You can create special IDs and satisfy classroom requirements (driver ed, risk management, brain injury). You can download more software and figure out how to have a "digital signature" so you can sign paperwork that is a requirement. Best of all, you can gain access to the Great Big Security Website to try to sort out your security clearance issues (because that is also a requirement).

The Great Big Security system is adorable. Really, it's been making me giggle like a pedophile at Chuck E. Cheese for the past few days.

See, I've had a security clearance (a boring one, not a Tom Clancy novel clearance) for years now. And at some point, apparently, I used this goddam Great Big System to enter the information required for renewing it.

And when I did, I was forced to set up (you're going to love this term - it's precious) Golden Questions. You know, to really really verify who I am in case the Muj steals my social security number.

1 - How many brothers do you have?
2 - What is your mother's maiden name?
3 - What was your first pet's name?

This is really, really not complex. I know all of these things, and cannot fathom a point in my adult life when there would have been any confusion about any of them.

But can I supply the correct answers? Apparently freakin' not. Of course, pointing out that there really isn't any way my clearance is expired and that there's a large trail of evidence to that conclusion isn't an option. I must access the Great Big System and interact with it.

Which cannot happen unless I can figure out how on earth I may have chosen to indicate my only-child status whenever it was I set these Golden Questions up.

So I have a toll-free number to call the Security Clearance People, who I am sure have some really charming system set up for those of us who cannot answer our "Golden Questions."

They're going to waterboard me. I know it. I'm going to be out in my garage, shivering and spluttering while grim-faced DoD civilians stand over me.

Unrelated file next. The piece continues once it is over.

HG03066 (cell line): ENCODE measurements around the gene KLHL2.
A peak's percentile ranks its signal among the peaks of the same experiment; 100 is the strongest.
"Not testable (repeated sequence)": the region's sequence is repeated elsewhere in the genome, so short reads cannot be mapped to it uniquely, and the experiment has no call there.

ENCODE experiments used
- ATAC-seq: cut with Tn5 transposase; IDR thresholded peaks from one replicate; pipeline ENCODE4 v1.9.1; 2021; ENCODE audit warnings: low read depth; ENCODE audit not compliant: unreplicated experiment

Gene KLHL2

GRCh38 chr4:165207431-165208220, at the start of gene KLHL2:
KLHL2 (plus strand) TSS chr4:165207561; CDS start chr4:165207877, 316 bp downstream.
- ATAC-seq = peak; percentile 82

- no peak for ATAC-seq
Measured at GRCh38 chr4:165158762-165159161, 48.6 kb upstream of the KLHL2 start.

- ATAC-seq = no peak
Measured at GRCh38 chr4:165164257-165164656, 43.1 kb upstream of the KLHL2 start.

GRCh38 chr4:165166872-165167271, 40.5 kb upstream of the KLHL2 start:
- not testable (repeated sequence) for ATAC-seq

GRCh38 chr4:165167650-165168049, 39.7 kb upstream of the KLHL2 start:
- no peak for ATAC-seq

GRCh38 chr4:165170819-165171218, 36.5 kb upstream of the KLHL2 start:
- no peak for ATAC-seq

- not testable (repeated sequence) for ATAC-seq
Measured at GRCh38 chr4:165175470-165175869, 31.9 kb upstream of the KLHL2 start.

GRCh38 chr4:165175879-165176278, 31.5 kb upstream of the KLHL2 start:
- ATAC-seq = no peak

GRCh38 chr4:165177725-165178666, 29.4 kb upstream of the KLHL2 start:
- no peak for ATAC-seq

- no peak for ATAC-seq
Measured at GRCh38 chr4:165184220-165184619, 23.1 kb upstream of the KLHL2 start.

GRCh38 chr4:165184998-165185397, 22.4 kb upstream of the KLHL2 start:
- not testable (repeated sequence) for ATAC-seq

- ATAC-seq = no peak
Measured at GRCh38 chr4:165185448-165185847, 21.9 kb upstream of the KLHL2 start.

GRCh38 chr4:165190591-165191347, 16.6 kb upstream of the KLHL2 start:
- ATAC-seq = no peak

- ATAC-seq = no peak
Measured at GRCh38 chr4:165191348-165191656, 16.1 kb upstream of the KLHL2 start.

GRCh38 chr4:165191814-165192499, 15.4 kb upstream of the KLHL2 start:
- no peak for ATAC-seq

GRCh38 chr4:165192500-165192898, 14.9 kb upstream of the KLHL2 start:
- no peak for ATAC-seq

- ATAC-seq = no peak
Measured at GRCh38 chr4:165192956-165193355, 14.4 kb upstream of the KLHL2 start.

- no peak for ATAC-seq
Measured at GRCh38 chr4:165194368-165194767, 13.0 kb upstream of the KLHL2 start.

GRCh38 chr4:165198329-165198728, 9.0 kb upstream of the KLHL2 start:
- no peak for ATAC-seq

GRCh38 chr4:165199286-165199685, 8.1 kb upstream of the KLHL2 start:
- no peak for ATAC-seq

"The dog's name! Give us the dog's name!"

Scruffy! The dog's name was Scruffy!

Sometimes when I don't blog

...it's because you all really don't want to know.

The Mister was diagnosed by the crack Navy medical team down at JRB with some sort of nasty foot skin condition. Does that sound like fun or what? Ointments are involved.

Jack stole a string of shiny plastic beads off the Christmas tree. I'm not sure if he hid them in the yard or actually ate them. If he ate them, I'm not sure if it was as a string or in smaller pieces. Trust me, I will take pictures if this develops into a Great Pooping Moment.

The annual gift-buying debacle is almost at an end. Now I'm left with wrapping. Super. As an American, I should be better at expressing my love by people stuff, but I really suck at it. I love you, here's a nice flashlight just doesn't seem to cut it. [sigh]

I'm trying to have a gift for my Dad delivered to a remote location Up Home. Of course, it seems to be traveling with a signature requirement that I did not request, and so now I have to call the delivery company and shriek. In short, I am being forced to become one of my customers.

My (paternal) grandmother is back in the hospital. Third time in less than a month. Nothing makes you feel like a jackass more than deciding to stay in Texas for Christmas and having your Grandma in the hospital back home.

17 December 2007

What I have learned in retail

during the year's runup-to-Christmas

1 - hope springs eternal. Even if the Perfect Gift is out of stock and due in on Thursday, someone in New Hampshire will try to corner me into promising I can have it delivered Friday.

2 - cheap knows no season. Less than a week before the Big Day, there are still folks who want to whine that super-budget-freight-saver shipping won't get their items to them on Saturday.

3 - desperation opens wallets. If your son wants some weird item, and you feel like a bad father to start with, you will pay $50 for overnight shipping to ensure you don't screw up Christmas.

4 - preparedness must feel very good. The happiest people I talked to today were not buying Christmas presents. No darlin', they'd drawl (and I could hear the smile). I'm doing some shootin' in February and just want to be ready.

5 - I love our FedEx corporate liasion guy. He's wonderful. He calls me with solutions, and on the off chance I ever meet him, I fully intend to hug him.

I expect things will fall off for our sales folks, but I get the awful feeling the next four days will be like having sharp sticks jabbed in the eyes of the Fixin' Problems Department.

And, finally, I'm not really one to point fingers, but some people buy other people some weird crap for Christmas. I'm just sayin'...

16 December 2007

The tree is up. For now.

Well, it's up. And it's decorated.

Before decorating, we had coffee and snacks. Which was pretty tempting for one of us.

We finally ended the torment and got down to business.

Oh, he's been pretty good so far. But you can just tell what he's thinking by his posture - I'm going to eat that tree while you guys are at work tomorrow.

It's been cool here, so Casey spent the evening out in the yard, pretending to be a timberwolf or some such herding dog fantasy. Sparky was unimpressed with the entire proceeding, and stayed on the couch.

Wake me, he said, when Santa Paws shows up with the squeaky toys.